oaioai:figshare.com:article/1408036

Altered Volume, Morphology and Composition of the Pancreas in Type 2 Diabetes

Abstract

<div><p>Objective</p><p>Although impairment in pancreatic insulin secretion is known to precede the clinical diagnosis of type 2 diabetes by up to a decade, fasting blood glucose concentration only rises abnormally once the impairment reaches a critical threshold. Despite its centrality to the pathogenesis of type 2 diabetes, the pancreas is the least studied organ due to its inaccessible anatomical position. Previous ultrasound and CT studies have suggested a possible decrease in pancreatic volume in type 2 diabetes. However, ultrasound techniques are relatively insensitive while CT uses ionizing radiation, making these modalities unsuitable for precise, longitudinal studies designed to explore the underlying mechanisms of type 2 diabetes. Hence there is a need to develop a non-invasive, safe and precise method to quantitate pancreas volume.</p><p>Methods</p><p>We developed and applied magnetic resonance imaging at 3.0T to obtain balanced turbo field echo (BTFE) structural images of the pancreas, together with 3-point Dixon images to quantify pancreatic triglyceride content. Pancreas volume, morphology and triglyceride content was quantified in a group of 41 subjects with well-controlled type 2 diabetes (HbA<sub>1c</sub> ≤ 7.6%) taking only metformin (duration of T2DM 5.7±0.7years), and a control group of 14 normal glucose tolerance subjects matched for age, weight and sex.</p><p>Results</p><p>The mean pancreatic volume was found to be 33% less in type 2 diabetes than in normal glucose tolerant subjects (55.5±2.8 vs. 82.6±4.8cm<sup>3</sup>; p<0.0001). Pancreas volume was positively correlated with HOMA-β in the type 2 diabetes subjects (r = 0.31; p = 0.03) and controls (r = 0.46; p = 0.05) considered separately; and in the whole population studied (r = 0.37; p = 0.003). In type 2 diabetes, the pancreas was typically involuted with a serrated border. Pancreatic triglyceride content was 23% greater (5.4±0.3 vs. 4.4±0.4%; p = 0.02) in the type 2 diabetes group.</p><p>Conclusion</p><p>This study describes for the first time gross abnormalities of the pancreas in early type 2 diabetes and quantifies the decrease in pancreas size, the irregular morphology and increase in fat content.</p></div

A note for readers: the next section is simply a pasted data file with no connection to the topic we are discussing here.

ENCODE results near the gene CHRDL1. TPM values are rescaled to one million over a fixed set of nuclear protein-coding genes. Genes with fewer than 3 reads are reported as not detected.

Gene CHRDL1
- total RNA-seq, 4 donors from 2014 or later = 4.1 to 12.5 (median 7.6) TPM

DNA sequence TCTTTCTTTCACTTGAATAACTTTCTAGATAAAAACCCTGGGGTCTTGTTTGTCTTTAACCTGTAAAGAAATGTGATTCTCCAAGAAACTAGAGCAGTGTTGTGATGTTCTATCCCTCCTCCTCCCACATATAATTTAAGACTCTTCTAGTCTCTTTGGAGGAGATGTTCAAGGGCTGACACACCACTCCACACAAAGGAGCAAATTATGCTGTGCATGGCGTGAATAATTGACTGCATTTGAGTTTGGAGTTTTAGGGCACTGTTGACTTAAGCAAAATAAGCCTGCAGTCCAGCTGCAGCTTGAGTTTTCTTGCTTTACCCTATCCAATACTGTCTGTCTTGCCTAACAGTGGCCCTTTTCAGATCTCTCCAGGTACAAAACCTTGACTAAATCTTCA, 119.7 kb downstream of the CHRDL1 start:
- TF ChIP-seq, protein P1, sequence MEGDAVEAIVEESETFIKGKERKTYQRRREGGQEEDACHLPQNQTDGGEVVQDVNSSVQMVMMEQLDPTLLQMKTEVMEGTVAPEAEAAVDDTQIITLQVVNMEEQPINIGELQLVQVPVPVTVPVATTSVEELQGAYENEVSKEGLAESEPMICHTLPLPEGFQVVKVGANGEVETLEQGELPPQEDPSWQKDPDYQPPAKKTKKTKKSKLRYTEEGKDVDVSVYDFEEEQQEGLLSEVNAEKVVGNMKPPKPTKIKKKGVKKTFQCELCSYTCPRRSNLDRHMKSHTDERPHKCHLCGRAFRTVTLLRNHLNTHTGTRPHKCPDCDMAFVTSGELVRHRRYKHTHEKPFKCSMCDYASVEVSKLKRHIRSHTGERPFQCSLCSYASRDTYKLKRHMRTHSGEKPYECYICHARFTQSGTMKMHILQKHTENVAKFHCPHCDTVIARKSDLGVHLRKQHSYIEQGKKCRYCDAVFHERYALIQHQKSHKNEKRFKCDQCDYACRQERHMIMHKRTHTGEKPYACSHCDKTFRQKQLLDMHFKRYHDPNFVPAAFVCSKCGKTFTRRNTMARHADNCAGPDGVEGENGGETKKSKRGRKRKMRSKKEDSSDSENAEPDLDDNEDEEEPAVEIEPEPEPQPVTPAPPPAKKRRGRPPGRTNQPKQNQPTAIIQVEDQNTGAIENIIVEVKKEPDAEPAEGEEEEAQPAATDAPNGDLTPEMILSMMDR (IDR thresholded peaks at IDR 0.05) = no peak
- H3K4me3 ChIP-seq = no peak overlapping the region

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oaioai:figshare.com:article/1408036Last time updated on 2/12/2018

This paper was published in FigShare.

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